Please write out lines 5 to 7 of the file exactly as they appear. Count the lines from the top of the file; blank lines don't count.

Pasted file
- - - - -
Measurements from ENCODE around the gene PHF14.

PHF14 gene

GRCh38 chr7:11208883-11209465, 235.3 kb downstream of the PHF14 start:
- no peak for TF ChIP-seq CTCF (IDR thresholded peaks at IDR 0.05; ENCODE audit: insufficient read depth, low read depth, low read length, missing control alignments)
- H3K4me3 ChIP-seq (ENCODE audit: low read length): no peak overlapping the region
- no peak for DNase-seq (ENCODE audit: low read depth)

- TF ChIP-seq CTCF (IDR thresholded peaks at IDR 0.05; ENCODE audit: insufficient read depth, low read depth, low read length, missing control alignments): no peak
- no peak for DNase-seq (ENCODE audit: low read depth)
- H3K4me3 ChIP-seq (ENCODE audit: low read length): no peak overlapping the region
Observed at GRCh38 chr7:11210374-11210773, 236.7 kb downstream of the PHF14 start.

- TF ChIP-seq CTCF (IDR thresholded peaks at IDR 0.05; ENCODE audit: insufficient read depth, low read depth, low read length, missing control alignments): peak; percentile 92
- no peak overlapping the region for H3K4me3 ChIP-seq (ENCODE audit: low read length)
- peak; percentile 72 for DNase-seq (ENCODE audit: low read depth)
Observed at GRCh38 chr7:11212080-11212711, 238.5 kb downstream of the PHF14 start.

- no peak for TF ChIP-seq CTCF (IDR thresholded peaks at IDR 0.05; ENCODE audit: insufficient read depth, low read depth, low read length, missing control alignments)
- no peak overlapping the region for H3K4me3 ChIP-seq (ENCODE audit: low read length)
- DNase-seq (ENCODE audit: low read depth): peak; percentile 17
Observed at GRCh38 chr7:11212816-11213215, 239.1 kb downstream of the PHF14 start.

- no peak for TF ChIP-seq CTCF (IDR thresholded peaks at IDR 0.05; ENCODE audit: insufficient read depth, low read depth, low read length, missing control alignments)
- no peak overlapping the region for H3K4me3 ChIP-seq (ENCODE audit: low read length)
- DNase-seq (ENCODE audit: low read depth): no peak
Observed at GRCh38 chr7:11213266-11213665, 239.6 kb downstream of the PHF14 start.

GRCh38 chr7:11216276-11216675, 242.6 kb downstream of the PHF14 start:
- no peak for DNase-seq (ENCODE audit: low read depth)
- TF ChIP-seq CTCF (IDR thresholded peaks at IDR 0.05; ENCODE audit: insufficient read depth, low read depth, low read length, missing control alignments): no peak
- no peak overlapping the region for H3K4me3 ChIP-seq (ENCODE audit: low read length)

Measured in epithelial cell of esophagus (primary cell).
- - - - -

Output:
- H3K4me3 ChIP-seq (ENCODE audit: low read length): no peak overlapping the region
- no peak for DNase-seq (ENCODE audit: low read depth)

- TF ChIP-seq CTCF (IDR thresholded peaks at IDR 0.05; ENCODE audit: insufficient read depth, low read depth, low read length, missing control alignments): no peak